Neighborhood dynamics of urban violence: Understanding the immigration connection

Jorge M. Chavez, Elizabeth Griffiths

Research output: Contribution to journalArticlepeer-review

42 Scopus citations


Social disorganization is the dominant framework linking neighborhood patterns of immigration to local rates of crime and violence despite inconsistent findings and evidence to the contrary. Using tract-level census data from 1970 to 1990 and Chicago homicide data from 1980 to 1995, this study explores whether and how the changing face of immigration is (un)related to homicide patterns within the contemporary urban environment. The results show that stable and consistent growth in foreign born is not associated with neighborhood trends in violence, whereas growth in recent arrivals occurs almost exclusively within the safest neighborhoods of the city. This research highlights the need to distinguish recent waves of immigrants/migrants from their historic counterparts.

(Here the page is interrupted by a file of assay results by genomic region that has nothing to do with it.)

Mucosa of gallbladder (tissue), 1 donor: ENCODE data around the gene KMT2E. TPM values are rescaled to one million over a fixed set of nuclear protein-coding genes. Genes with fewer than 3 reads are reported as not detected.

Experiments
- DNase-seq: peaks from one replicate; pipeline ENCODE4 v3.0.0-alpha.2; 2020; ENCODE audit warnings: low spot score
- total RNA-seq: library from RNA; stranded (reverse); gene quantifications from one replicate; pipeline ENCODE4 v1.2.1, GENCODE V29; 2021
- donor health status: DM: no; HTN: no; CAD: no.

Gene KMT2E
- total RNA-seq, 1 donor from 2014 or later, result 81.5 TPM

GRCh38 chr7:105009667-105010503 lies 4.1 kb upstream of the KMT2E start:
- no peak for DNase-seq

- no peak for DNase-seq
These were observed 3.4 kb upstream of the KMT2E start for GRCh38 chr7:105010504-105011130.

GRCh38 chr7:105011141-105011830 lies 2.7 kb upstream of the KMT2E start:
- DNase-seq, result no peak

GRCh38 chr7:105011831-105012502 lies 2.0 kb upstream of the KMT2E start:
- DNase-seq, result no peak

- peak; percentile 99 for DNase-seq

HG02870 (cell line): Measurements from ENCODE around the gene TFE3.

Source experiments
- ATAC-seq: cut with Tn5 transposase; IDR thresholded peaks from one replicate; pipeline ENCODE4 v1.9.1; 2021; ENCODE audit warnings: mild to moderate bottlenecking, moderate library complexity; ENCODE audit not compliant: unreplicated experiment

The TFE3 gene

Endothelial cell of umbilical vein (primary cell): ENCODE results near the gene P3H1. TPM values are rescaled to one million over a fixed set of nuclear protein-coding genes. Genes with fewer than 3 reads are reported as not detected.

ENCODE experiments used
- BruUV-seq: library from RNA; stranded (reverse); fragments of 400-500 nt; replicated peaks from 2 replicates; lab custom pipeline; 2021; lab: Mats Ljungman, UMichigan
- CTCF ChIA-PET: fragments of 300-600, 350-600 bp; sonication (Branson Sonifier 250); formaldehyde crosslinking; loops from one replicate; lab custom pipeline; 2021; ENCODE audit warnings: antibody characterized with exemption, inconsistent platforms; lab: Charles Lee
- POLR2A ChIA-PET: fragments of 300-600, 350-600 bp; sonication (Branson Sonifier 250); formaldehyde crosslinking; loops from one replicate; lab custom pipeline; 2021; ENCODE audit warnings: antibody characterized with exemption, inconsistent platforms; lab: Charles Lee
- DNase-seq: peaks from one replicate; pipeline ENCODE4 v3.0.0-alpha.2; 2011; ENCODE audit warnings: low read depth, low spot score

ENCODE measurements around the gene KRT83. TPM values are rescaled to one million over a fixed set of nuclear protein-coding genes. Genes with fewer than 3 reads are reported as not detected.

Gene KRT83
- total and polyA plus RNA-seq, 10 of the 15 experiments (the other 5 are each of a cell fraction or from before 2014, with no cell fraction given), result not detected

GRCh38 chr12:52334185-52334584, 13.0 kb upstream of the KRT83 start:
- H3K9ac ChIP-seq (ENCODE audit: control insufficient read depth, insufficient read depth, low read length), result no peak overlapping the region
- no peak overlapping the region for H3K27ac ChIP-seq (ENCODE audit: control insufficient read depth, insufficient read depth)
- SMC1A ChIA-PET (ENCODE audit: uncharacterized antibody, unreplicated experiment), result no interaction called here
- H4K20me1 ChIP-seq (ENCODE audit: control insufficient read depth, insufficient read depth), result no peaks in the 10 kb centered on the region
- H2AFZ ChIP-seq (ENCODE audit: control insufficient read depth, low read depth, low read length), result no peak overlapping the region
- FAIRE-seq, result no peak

Original languageEnglish (US)
Pages (from-to)261-273
Number of pages13
JournalHomicide Studies
Issue number3
StatePublished - Aug 2009
Externally publishedYes

All Science Journal Classification (ASJC) codes

  • Pathology and Forensic Medicine
  • Psychology (miscellaneous)
  • Law


  • Foreign born
  • Homicide trajectories
  • Neighborhoods
  • Recent immigrant


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